I think it’s safe to say I missed the boat by a bit on the original Splatterhouse.  To be fair, it came out twenty-two years ago, so it’s not too surprising that it slipped under my radar while some of Namco’s more ubiquitous releases like Pac-Man and Dig-Dug would go on to loot many a quarter from my twitchy young fingers.  So apparently, it created a bit of a stir when it came out.  The game follows the young Rick and his girlfriend Jennifer, two intrepid young students of parapsychology (one of those majors only offered at more specialized universities no doubt).  Upon going to investigate the spooky mansion of the mysterious Dr. West, who is rumored to have disappeared years ago while conducting nefarious experiments on the dead, our young lovebirds predictably get trapped by a thunderstorm.  You guessed it, after seeking shelter in the mansion, they’re totally trapped inside, Jennifer gets abducted by demons, and Rick gets knocked unconscious.  Our hero awakens with the mysterious ‘Hell mask’ grafted on his face, an ancient Aztec artifact with some sort of dark power.  And, this being a video game made in the 1980’s, so begins the hazardous shlep to rescue your kidnapped female companion.

Namco Bandai are re-releasing the original, unedited game on iOS to coincide with the revival of the franchise on PS3 and XBox 360.  At the time of its release, Splatterhouse caused enough hoopla to cause it to be gradually pulled from most American arcades, relegating it to the shadowy corners of out-of-the-way pizza parlors and bowling alleys.  In fact, it’s pretty unlikely that you ever played the arcade version back in the day.  So how does it stack up by contemporary standards?  Read on, dear reader.  Splatterhouse is, as far as I can tell, a very faithful port of the original game (as it was released in the arcades, not the edited home console release).  And from what I gather, this will mean a great deal to a small, select group of people.  If the very phrase ‘faithful port of the original’ gives you some sort of retro-stalgic gore-gasm, then I would recommend you buy this game.  However, the uninitiated should be aware that what they would be getting themselves into is a very simplistic side-scrolling beat-em-up experience, with gameplay that may well feel dated by today’s standards.  On the one hand, the game has an enjoyably spooky/kitsch 16-bit horror aesthetic, and its progression keeps you genuinely wanting to plod along to the next room so you can see what happens.  On the other hand though, the gameplay can become tedious and a bit of a chore, and despite Namco’s token offering of a ‘Splatter Rush Mode,’ there’s not ultimately much to it to make you want to keep coming back.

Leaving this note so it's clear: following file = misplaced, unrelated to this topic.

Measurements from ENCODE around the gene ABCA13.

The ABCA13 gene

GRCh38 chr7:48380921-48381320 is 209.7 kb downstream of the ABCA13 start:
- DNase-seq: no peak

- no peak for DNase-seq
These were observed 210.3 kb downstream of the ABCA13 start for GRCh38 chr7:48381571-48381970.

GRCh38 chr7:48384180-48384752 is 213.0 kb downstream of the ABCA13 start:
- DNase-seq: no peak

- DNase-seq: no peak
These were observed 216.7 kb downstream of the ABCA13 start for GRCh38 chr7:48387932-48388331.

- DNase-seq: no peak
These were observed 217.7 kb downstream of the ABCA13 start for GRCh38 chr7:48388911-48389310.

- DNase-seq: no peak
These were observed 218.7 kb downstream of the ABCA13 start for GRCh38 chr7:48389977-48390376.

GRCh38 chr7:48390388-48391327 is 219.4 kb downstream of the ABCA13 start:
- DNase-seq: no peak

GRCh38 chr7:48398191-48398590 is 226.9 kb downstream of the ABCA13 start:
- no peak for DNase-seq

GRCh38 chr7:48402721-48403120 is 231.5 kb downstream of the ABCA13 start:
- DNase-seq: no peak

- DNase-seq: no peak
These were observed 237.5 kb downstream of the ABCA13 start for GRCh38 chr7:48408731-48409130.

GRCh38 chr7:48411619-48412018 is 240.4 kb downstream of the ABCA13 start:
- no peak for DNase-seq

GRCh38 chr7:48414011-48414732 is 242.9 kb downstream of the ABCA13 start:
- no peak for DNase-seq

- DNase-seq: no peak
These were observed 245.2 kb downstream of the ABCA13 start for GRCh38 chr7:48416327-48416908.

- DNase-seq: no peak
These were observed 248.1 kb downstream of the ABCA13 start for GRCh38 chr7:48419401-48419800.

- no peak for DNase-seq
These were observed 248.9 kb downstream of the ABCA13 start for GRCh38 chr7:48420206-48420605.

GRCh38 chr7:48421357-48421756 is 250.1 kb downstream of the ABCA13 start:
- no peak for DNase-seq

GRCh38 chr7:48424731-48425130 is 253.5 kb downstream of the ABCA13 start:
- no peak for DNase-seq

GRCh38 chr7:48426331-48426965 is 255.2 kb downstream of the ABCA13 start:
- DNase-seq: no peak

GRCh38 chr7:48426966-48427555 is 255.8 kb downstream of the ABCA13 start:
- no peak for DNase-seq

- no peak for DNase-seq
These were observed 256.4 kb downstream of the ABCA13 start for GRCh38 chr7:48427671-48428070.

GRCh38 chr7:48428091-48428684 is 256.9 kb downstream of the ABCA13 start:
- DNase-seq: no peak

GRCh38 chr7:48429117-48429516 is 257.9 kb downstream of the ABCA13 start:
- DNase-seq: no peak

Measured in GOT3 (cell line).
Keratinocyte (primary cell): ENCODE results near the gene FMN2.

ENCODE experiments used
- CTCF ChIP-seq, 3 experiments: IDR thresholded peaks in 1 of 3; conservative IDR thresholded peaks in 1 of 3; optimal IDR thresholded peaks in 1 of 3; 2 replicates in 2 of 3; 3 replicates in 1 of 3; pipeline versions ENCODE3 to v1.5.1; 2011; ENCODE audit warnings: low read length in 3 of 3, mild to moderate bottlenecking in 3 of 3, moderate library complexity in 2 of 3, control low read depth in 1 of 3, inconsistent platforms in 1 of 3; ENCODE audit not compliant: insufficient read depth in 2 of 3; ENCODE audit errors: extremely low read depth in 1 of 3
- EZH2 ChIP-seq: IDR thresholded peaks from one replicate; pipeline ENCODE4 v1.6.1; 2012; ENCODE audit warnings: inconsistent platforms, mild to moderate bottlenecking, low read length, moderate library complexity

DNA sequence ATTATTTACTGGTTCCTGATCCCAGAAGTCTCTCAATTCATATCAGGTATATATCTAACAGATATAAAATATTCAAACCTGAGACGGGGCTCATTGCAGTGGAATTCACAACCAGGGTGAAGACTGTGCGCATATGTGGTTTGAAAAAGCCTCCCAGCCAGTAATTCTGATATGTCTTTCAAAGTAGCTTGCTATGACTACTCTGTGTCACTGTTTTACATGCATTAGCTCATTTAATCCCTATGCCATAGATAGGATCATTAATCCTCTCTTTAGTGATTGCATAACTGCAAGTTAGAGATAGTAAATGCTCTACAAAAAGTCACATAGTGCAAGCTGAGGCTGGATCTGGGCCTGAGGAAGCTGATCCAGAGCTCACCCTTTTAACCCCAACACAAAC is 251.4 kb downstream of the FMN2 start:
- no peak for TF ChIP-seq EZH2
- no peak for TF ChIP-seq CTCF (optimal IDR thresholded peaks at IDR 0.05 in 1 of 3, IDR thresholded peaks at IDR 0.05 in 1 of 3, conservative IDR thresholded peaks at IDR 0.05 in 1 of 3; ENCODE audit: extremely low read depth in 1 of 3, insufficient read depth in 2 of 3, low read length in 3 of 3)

Horror Movie Aesthetic: Splatterhouse is like a living monument to the horror flicks of the 80’s.  The protagonist looks about 97% like Jason Voorhees, many of your enemies would look at home in the Evil Dead movies, and Dr. West the mad scientist of unorthodox parapsychology is a reference to H.P. Lovecraft’s “Reanimator”.  Considering the hardware restrictions developers were working with in 1988, Splatterhouse does a remarkable job of establishing a creepy vibe.  There are plenty of memorable B-movie-ish moments, like a poltergeist that animates every object in a room one by one and makes them attack you (watch out for that chandelier), or a particularly mean baddie with a burlap sack over his head and chainsaws for forearms that you need to dispatch with your trusty shotgun.  Considering these sights and sounds were produced over twenty years ago, it’s pretty impressive.